I'm beginning to think that I like photography not for the end result (even though it's a bonus), but because it forces you to stop and smell the roses - it forces you to examine your surroundings for details you wouldn't pick up if merely getting from A to B. If it wasn't for the incentive of taking photos, I would never have stayed up until four last night, being awed by the rolling thunder, the impressive (if sparse) lightening, and the driving rain. I would never have spent so much time walking around Geneva looking at neo-classical buildings; or sat on a park bench gazing intently at seagulls and ducks and their patterns of taking off and diving for food. I certainly would never have gone to a botanical garden and examined flowers for peculiar patterns; I wouldn't have noticed - much less be fascinated by - strange insects collecting pollen from them.
I'm convinced that the small details that I usually miss out on at home, but that I'm seeing now (thanks to my desire to photography), are enhancing my experience of life - perhaps not in a dramatic way, but it's nice all the same. You often hear people say that by being obsessed with taking pictures on holiday or at an event with a still or video camera are ruining it for themselves because they're not really living through it first hand - they're too busy trying to record it for the future. I have to say so far, I've experienced the opposite.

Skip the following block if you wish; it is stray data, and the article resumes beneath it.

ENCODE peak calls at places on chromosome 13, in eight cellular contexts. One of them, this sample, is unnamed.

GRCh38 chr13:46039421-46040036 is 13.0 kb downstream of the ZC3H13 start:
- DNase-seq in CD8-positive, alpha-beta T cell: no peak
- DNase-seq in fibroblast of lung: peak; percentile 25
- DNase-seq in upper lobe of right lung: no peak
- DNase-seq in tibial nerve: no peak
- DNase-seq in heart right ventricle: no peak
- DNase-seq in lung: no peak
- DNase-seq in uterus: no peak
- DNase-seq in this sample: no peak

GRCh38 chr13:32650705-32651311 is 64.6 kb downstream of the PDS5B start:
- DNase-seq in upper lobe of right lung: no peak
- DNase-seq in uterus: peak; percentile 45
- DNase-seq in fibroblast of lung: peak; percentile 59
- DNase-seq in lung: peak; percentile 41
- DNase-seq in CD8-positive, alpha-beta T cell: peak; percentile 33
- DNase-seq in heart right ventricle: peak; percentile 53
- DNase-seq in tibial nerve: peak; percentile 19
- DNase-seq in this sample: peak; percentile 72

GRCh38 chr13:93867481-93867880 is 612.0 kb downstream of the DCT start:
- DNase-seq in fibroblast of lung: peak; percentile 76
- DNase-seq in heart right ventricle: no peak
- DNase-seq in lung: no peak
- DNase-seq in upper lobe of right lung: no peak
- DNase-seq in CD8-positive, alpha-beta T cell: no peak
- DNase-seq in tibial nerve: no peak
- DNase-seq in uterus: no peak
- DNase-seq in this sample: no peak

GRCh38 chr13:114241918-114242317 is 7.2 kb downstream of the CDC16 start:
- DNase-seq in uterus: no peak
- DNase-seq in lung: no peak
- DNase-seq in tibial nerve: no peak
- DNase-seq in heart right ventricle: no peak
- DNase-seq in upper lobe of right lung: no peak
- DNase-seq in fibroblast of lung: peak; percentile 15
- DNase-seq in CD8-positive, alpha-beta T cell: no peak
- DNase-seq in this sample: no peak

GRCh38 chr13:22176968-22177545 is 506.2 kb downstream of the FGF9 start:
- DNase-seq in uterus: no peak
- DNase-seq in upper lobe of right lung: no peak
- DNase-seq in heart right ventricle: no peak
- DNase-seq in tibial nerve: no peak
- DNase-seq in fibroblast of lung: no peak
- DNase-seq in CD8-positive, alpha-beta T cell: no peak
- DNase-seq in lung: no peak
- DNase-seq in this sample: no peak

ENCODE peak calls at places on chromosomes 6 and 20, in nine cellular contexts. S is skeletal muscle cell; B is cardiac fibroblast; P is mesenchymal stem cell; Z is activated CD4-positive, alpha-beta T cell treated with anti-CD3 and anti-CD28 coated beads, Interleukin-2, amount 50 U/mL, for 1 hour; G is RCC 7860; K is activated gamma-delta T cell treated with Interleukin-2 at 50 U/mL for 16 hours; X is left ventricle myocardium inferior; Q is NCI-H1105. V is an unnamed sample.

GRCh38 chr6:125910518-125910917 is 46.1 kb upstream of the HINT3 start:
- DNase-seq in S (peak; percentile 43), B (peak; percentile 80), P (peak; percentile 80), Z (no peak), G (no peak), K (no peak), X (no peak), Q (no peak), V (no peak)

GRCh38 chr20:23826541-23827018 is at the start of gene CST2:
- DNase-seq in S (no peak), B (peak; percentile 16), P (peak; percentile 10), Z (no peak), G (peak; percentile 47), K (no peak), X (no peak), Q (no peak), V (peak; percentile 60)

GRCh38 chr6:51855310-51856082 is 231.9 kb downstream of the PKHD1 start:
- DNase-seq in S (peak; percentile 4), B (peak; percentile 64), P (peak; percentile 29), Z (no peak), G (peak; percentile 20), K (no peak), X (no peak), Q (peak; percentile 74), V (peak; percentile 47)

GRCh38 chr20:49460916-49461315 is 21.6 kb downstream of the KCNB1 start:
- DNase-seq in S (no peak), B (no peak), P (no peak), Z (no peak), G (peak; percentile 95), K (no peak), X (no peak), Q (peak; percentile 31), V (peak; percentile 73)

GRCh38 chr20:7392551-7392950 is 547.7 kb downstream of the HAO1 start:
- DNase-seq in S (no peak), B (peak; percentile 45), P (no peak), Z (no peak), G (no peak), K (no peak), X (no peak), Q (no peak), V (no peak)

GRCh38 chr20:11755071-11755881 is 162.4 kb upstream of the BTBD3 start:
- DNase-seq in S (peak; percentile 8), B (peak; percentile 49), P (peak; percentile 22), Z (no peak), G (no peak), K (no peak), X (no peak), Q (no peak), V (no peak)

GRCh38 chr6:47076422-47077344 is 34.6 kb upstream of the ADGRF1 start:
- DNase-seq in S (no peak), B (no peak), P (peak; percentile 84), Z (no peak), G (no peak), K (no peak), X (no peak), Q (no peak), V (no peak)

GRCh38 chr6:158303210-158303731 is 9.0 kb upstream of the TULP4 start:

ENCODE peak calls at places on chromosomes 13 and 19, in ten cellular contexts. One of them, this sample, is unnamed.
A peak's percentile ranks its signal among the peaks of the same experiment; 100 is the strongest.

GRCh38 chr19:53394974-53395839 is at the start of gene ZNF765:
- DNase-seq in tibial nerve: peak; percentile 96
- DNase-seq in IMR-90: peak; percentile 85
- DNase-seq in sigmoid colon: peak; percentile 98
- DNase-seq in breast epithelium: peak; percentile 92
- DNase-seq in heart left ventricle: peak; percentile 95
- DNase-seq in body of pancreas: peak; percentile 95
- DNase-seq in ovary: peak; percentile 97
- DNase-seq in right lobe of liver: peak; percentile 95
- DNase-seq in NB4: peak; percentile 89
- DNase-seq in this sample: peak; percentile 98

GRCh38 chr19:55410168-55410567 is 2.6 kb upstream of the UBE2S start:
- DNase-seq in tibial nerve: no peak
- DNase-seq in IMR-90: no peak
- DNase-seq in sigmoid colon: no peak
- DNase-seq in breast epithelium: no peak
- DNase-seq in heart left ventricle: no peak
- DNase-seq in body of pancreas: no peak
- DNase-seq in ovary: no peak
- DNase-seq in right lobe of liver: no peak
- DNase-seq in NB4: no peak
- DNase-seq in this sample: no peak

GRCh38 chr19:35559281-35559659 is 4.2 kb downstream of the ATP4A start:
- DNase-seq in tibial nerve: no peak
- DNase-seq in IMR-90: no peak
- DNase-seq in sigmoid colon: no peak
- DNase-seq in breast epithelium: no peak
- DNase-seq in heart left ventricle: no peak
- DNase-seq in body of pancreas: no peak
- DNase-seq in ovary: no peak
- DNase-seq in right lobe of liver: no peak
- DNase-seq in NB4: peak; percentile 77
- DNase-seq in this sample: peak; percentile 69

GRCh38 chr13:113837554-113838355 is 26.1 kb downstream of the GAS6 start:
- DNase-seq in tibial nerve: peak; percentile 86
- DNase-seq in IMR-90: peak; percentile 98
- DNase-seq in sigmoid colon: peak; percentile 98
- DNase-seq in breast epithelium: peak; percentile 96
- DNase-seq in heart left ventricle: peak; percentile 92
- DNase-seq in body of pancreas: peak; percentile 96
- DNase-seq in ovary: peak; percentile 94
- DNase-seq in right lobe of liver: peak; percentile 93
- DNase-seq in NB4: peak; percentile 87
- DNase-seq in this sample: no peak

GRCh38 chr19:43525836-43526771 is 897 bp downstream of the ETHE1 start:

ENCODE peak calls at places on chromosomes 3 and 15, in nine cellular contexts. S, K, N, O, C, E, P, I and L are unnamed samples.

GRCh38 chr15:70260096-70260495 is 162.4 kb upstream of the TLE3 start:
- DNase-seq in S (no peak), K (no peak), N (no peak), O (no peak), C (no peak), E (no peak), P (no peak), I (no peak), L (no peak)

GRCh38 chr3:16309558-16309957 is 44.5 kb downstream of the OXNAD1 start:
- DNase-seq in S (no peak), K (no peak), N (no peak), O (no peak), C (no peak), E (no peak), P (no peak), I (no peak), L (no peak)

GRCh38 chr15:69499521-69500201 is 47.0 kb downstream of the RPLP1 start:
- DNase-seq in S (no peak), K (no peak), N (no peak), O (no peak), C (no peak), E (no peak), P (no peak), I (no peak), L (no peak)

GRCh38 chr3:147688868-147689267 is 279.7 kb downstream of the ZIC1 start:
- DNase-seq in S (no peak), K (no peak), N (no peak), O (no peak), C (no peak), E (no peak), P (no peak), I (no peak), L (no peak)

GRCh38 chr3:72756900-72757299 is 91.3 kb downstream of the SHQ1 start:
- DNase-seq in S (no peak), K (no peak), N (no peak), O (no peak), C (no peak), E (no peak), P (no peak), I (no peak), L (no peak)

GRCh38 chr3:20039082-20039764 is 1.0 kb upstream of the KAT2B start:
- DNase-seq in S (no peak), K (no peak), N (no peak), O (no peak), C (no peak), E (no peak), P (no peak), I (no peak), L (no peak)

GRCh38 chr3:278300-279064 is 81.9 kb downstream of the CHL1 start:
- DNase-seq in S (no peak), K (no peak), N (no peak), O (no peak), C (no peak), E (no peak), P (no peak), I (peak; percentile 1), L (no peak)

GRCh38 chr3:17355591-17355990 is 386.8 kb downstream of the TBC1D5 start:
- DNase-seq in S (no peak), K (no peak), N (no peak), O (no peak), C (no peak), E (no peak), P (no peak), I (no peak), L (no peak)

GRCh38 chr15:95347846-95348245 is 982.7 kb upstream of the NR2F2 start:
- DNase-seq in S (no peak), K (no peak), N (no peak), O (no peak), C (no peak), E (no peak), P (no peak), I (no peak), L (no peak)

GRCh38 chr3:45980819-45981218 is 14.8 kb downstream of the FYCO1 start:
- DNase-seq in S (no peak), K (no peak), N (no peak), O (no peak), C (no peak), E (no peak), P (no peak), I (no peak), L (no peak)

I often look up at the sky and note to myself: "Hey, that cloud is pretty cool" But the desire to take photographs forced me to give it a second look.
Without photography, I wouldn't have given this feller a second glance.
It seems to be widely believed that unless you're taking photos for money, it doesn't matter if anyone else likes them, as long as you're happy with you own work. I would go one further: I don't even care if I like them, as long as I'm having fun.